Making Histories Playtime Feb08 2016, Amsterdam

Not a Greek Tragedy, nor a Comedy. This is Reality.

Part 1. Presentation of the parties.

Co-producing, co-deciding, co-designing, co-budgetting. Did I forget anything?

10 am. Friday February 5th. Grote Zaal, Pakhuis De Zwijger.

People from different European backgrounds sit around a table and share their experiences on city making, collaborations between citizens and governments, and (local) democracy. I’m watching the backside of the head of one of the speakers. A woman. I don’t know who she is, nor did I understand her name. But as I’m watching her half curly hair swinging up and down while she talks, I get intrigued by her energy. Amelie who?

Amalia Zepou. Greek. Documentary maker. She took a turn into politics after feeling that her camera was becoming more and more “in the way” of the real talk, the kind of talk that leads to action. She got elected along with 9 others to become vice mayor of ‘citizen civil society’ of Athens, whose office is focused on methods to get citizens involved in community business and vice versa. As one of her biggest goals is to share knowledge to get people activated to really do something for their own city, I’ll share my notes with you.

Part 2. Development of activities


1. KNOW WHAT IS GOING ON. Mapping is knowledge. To know what your citizens find important, or what they are busy with, you make a space (online) where you can map all activities and make a calendar of all events. (everybody can be a city maker)

1 bis. SHARE YOUR KNOWLEDGE. The activities are solution-oriented, because they come bottom-up from the citizens. Amalia puts it quite clearly: “Municipalities collect complaints, not solutions. They have phone numbers that you can call for your complaint. But citymakers start from solutions.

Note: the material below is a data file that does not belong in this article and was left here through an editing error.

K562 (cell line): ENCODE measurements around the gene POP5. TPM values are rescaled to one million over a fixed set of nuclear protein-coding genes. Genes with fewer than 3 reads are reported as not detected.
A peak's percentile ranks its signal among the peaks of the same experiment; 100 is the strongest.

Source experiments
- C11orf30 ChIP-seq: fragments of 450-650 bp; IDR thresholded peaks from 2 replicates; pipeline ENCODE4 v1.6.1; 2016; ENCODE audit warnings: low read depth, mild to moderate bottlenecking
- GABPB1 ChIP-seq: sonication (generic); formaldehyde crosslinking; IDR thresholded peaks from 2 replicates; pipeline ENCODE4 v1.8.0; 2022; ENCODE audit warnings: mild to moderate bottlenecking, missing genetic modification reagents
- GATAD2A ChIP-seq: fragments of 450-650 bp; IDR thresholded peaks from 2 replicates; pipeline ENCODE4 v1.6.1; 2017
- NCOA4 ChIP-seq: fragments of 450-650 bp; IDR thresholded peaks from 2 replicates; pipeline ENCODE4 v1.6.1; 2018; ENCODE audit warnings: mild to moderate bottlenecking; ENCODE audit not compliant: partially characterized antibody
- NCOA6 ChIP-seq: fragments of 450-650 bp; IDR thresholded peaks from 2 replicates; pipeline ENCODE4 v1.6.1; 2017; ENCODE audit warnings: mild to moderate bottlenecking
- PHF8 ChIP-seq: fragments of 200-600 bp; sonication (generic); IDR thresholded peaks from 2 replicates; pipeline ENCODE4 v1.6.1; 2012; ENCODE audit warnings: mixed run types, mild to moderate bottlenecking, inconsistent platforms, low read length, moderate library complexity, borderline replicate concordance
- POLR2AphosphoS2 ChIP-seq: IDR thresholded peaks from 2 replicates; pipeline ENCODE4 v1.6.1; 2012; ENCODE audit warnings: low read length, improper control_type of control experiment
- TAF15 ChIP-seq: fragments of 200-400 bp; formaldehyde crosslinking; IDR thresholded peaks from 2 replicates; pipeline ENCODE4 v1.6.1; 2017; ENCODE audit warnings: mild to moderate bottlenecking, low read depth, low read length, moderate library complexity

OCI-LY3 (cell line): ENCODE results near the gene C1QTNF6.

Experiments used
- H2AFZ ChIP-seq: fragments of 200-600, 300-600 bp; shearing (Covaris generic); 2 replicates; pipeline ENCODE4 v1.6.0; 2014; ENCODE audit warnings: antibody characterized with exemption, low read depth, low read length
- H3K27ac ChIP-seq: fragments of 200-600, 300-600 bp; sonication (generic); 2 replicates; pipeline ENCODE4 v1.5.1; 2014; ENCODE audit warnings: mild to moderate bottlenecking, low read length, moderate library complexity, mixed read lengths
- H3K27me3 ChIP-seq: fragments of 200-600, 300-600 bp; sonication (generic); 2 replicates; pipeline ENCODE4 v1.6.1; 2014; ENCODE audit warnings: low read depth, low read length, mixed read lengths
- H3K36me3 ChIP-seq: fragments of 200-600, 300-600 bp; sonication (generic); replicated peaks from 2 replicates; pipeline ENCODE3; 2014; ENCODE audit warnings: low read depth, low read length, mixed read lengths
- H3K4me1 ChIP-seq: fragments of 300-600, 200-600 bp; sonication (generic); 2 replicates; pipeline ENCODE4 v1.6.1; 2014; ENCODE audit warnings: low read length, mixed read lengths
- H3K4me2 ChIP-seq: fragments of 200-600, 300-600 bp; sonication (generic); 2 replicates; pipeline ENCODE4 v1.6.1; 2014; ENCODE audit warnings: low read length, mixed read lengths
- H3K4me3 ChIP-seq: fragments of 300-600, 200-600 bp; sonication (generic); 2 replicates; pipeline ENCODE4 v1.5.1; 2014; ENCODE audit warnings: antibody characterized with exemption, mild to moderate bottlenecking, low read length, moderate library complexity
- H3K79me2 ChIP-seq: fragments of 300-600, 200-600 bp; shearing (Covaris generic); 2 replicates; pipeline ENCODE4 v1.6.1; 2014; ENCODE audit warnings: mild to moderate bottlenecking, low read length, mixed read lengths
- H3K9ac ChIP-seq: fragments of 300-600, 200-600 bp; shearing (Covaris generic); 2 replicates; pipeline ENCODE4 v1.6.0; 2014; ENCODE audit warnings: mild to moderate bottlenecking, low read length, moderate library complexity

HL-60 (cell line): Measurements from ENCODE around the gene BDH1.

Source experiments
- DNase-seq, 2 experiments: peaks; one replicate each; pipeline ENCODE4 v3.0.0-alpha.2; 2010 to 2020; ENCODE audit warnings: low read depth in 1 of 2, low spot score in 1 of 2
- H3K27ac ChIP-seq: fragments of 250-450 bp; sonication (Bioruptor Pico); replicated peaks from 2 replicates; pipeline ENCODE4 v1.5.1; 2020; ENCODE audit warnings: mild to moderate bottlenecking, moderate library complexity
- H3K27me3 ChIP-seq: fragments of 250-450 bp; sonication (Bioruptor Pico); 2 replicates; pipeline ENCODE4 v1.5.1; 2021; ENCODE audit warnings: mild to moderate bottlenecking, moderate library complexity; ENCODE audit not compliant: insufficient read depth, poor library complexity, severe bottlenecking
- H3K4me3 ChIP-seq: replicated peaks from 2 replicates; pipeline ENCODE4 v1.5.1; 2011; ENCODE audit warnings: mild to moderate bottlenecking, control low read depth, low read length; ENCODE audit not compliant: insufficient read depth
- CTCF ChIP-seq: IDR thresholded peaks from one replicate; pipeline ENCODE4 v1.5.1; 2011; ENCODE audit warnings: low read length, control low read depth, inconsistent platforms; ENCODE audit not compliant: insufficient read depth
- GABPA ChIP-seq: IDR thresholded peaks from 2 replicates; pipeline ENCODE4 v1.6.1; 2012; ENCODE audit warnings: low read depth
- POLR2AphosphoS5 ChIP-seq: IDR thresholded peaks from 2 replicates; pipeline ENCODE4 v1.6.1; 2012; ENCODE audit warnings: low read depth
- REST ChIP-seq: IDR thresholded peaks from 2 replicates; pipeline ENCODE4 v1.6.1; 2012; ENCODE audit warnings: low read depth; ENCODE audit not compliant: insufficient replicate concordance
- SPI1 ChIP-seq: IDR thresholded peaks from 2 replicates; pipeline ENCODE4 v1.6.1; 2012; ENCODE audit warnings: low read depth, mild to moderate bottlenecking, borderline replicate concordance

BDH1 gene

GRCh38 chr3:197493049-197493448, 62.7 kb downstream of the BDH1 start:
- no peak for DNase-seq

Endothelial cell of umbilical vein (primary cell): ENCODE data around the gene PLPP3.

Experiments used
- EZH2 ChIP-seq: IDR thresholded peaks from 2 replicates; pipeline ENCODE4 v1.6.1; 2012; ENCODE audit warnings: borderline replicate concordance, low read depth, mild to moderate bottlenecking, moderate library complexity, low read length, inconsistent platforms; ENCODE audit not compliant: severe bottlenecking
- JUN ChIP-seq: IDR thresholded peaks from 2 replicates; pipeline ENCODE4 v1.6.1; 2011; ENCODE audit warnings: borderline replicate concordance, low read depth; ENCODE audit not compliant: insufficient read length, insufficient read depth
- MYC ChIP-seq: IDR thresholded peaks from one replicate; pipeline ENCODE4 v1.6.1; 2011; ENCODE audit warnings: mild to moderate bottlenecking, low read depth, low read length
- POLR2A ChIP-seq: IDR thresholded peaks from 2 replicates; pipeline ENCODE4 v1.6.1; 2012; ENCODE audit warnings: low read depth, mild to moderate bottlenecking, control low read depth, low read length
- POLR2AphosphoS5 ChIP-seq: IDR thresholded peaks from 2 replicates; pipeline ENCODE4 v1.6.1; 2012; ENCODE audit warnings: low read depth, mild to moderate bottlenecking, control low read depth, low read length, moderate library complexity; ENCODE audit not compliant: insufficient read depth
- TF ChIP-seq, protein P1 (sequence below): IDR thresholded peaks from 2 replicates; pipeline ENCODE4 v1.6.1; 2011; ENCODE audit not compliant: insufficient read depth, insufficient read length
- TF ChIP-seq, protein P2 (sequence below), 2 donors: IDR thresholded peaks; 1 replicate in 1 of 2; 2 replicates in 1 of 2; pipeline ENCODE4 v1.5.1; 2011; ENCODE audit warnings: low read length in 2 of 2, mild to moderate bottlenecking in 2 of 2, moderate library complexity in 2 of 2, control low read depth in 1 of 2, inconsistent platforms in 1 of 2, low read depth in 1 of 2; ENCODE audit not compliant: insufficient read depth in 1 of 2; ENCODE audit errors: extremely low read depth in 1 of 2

2. MAKE HORIZONTAL CONNECTIONS. The municipality works as a facilitator of the activities. They connect people that already work an a theme/problem/action, to the private sphere and to organisations with money (sponsoring)

3. EVALUATE IN REALITY. (Although during the lectures there was a little warning on testing-tiredness (we’re “testing” the whole time, everything is “process”, where are the conclusions?)  But some say we’re not tired of testing, we’re just tired of the words “test” and “process”.)

4. CHANGE REGULATIONS (incorporation).  Administrative change is the hardest. “It’s like concrete”, Amalia says. And also: “Greece is already overregulated. It would be good to have less regulations.”

5. KEEP ON CHECKING LIKE A BOSS. What is the project, who is in the meetings, who remains absent, how many people do we reach, what buzz does/did it create in the media, how many and what new links and lines did we create, how did it change the administration?

Part 3. Catharsis

Last but not least, I wrote a new date in my calendar: 13th of October. International Failure Day. On this day, municipalities are invited to admit their failures. Maybe this is what I feel is missing from Europe the most at this moment in time. That governments fail to say sorry. To admit that they make wrong decisions. Let’s have more International Failure Days, and expect from our governments to participate.

I’m into the Greeks these days. Looking forward to Yanis Varoufakis’ debate on Monday!